ISSN 1481-8531 (On-line)
For readers interested in the PDF version, the document is available for download or viewing: CCDR: Volume 40-11, May 29, 2014 (PDF document - 984 KB - 25 pages)
As summer approaches, consider this: Lyme disease is expanding its reach in Canada, the United States (US), Europe and Asia. A previous issue identified where Lyme disease occurs in Canada. In this issue, read about how Lyme disease presents, what is needed to make the diagnosis, current treatment recommendations and best practices for laboratory testing. See links below to find out where Lyme disease is most common in the US and abroad, and learn the four key prevention messages. Bring this to the attention of those who are planning to camp, hike or spend time in the woods.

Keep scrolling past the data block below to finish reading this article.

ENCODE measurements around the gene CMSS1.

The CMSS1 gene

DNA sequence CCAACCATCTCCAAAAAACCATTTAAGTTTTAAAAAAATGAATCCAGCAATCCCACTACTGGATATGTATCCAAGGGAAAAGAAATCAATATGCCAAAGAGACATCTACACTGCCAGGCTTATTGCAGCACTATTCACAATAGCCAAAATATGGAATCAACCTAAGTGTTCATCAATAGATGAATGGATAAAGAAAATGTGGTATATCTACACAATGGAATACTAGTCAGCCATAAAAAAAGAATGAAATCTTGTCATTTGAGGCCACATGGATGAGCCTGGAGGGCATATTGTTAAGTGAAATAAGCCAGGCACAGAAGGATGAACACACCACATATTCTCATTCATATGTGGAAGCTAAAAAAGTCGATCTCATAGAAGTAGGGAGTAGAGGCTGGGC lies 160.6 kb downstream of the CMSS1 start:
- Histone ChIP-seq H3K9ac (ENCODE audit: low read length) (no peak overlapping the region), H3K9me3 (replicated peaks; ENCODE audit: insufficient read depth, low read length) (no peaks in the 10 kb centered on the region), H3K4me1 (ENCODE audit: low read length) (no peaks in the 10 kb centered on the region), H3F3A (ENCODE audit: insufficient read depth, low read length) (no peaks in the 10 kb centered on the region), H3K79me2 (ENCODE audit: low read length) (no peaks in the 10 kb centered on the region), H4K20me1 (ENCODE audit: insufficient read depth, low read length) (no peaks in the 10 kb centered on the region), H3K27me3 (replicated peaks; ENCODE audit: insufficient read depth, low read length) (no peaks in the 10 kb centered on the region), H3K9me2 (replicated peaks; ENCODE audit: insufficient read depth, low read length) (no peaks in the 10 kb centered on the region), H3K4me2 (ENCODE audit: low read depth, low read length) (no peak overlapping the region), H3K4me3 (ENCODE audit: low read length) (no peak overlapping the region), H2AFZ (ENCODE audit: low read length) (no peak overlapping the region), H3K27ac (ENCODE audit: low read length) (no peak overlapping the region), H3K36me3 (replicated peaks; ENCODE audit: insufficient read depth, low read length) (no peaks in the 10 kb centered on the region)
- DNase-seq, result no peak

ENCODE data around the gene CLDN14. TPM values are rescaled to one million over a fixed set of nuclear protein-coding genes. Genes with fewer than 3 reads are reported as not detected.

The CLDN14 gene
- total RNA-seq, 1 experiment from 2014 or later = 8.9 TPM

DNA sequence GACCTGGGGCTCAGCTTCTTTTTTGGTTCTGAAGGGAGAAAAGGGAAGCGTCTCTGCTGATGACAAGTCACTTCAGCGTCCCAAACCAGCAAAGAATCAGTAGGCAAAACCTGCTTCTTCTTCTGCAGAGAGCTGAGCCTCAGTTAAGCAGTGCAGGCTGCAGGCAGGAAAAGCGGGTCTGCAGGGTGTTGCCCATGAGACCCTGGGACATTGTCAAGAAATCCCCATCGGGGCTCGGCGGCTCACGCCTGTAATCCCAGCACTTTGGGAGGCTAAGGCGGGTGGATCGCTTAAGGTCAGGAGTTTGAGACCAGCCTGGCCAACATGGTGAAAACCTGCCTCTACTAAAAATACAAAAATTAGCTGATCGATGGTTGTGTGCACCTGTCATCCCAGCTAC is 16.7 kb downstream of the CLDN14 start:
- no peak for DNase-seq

Lyme disease: clinical diagnosis and treatment
Hatchette TF, Davis I and Johnston BL
Laboratory diagnostics for Lyme disease
Lindsay LR, Bernat K and Dibernardo A
Public Health Notice: Lyme disease
Public Health Agency of Canada
See this overview with information on risk to Canadians, how to prevent Lyme disease and many useful resources, such as Frequently Asked Questions and provincial websites.
International Travel and Health: Lyme borreliosis (Lyme disease)
World Health Organization
There are foci of Lyme borreliosis in forested areas of Asia, north-western, central and eastern Europe, and the US.
Lyme disease data
United States (US) Centers for Disease Control and Prevention (CDC)
In 2012, 95% of Lyme disease cases were reported from 13 states: Connecticut, Delaware, Maine, Maryland, Massachusetts, Minnesota, New Hampshire, New Jersey, New York, Pennsylvania, Vermont, Virginia and Wisconsin.
Wear repellent. Check for ticks daily. Shower soon after being outdoors. Call your doctor if you get a fever or rash.
Next issue June 12, 2014: Measles